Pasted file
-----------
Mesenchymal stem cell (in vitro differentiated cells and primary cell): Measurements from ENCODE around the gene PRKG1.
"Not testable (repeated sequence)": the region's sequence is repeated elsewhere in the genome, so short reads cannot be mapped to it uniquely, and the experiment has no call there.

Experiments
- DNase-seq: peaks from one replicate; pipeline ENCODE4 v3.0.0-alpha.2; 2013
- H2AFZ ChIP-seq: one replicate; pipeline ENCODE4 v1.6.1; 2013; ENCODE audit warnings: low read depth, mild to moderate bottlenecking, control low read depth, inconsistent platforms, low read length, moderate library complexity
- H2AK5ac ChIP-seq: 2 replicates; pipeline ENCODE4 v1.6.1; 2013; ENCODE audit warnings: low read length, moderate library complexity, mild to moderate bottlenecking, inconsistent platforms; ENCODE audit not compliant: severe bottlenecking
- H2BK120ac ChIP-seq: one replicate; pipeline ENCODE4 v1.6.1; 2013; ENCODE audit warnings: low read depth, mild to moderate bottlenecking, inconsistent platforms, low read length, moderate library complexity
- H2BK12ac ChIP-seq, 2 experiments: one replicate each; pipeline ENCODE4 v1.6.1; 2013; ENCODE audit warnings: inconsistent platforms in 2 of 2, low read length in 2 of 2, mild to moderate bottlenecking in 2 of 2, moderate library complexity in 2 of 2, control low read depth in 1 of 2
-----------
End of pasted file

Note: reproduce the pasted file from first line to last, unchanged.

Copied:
Mesenchymal stem cell (in vitro differentiated cells and primary cell): Measurements from ENCODE around the gene PRKG1.
"Not testable (repeated sequence)": the region's sequence is repeated elsewhere in the genome, so short reads cannot be mapped to it uniquely, and the experiment has no call there.

Experiments
- DNase-seq: peaks from one replicate; pipeline ENCODE4 v3.0.0-alpha.2; 2013
- H2AFZ ChIP-seq: one replicate; pipeline ENCODE4 v1.6.1; 2013; ENCODE audit warnings: low read depth, mild to moderate bottlenecking, control low read depth, inconsistent platforms, low read length, moderate library complexity
- H2AK5ac ChIP-seq: 2 replicates; pipeline ENCODE4 v1.6.1; 2013; ENCODE audit warnings: low read length, moderate library complexity, mild to moderate bottlenecking, inconsistent platforms; ENCODE audit not compliant: severe bottlenecking
- H2BK120ac ChIP-seq: one replicate; pipeline ENCODE4 v1.6.1; 2013; ENCODE audit warnings: low read depth, mild to moderate bottlenecking, inconsistent platforms, low read length, moderate library complexity
- H2BK12ac ChIP-seq, 2 experiments: one replicate each; pipeline ENCODE4 v1.6.1; 2013; ENCODE audit warnings: inconsistent platforms in 2 of 2, low read length in 2 of 2, mild to moderate bottlenecking in 2 of 2, moderate library complexity in 2 of 2, control low read depth in 1 of 2